Behaviour change among overweight and socially disadvantaged adults: A longitudinal study of the NHS Health Trainer Service

Gardner, Benjamin and Cane, James E. and Rumsey, Nichola and Michie, Susan (2012) Behaviour change among overweight and socially disadvantaged adults: A longitudinal study of the NHS Health Trainer Service. Psychology & Health, 27 (10). pp. 1178-1193. ISSN 0887-0446. (The full text of this publication is not available from this repository)

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Official URL
http://dx.doi.org/10.1080/08870446.2011.652112

Abstract

Social disadvantage is associated with being overweight, a poor diet and physical inactivity. The NHS Health Trainer Service (HTS) is a national initiative designed to promote behaviour change among socially disadvantaged people in England and Wales. This study reports pre–post changes in Body Mass Index (BMI), associated behaviours and cognitions among service users who set dietary or physical activity goals during a 12-month period (2008–2009; N = 4418). Sixty-nine percent of clients were from the two most deprived population quintiles and 94.7% were overweight or obese. Mean BMI decreased from 34.03 to 32.26, with overweight/obesity prevalence decreasing by 3.7%. There were increases in fruit and vegetable consumption, reductions in fried snack consumption, increases in frequency of moderate or intensive activity and gains in self-efficacy and perceived health and wellbeing. Clients with higher BMI, poorer diet or less activity at baseline achieved greater change. Findings suggest that the NHS HTS has the potential to improve population health and reduce health inequalities through behaviour change.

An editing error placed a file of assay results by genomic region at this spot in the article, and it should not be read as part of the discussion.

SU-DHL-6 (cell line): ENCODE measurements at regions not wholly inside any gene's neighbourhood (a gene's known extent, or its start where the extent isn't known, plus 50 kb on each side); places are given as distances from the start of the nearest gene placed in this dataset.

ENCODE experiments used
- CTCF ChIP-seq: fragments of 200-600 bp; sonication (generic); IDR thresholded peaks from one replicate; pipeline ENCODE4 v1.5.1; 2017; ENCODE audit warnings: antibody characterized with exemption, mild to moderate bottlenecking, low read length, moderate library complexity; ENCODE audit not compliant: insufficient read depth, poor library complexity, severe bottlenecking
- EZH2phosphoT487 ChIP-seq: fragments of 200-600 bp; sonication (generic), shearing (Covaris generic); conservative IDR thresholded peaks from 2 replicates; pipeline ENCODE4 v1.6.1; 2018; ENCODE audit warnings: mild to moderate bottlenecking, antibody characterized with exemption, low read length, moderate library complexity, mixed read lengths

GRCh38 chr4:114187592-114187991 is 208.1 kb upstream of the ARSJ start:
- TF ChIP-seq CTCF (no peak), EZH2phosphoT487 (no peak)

Item Type: Article
Uncontrolled keywords: health behaviour, health inequalities, social disadvantage, overweight, ethnicity, policy
Subjects: B Philosophy. Psychology. Religion > BF Psychology
Divisions: Faculties > Social Sciences > School of Psychology
Faculties > Social Sciences > School of Psychology > Applied Psychology
Depositing User: James Cane
Date Deposited: 15 May 2012 11:35
Last Modified: 07 May 2014 13:27
Resource URI: http://kar.kent.ac.uk/id/eprint/29462 (The current URI for this page, for reference purposes)
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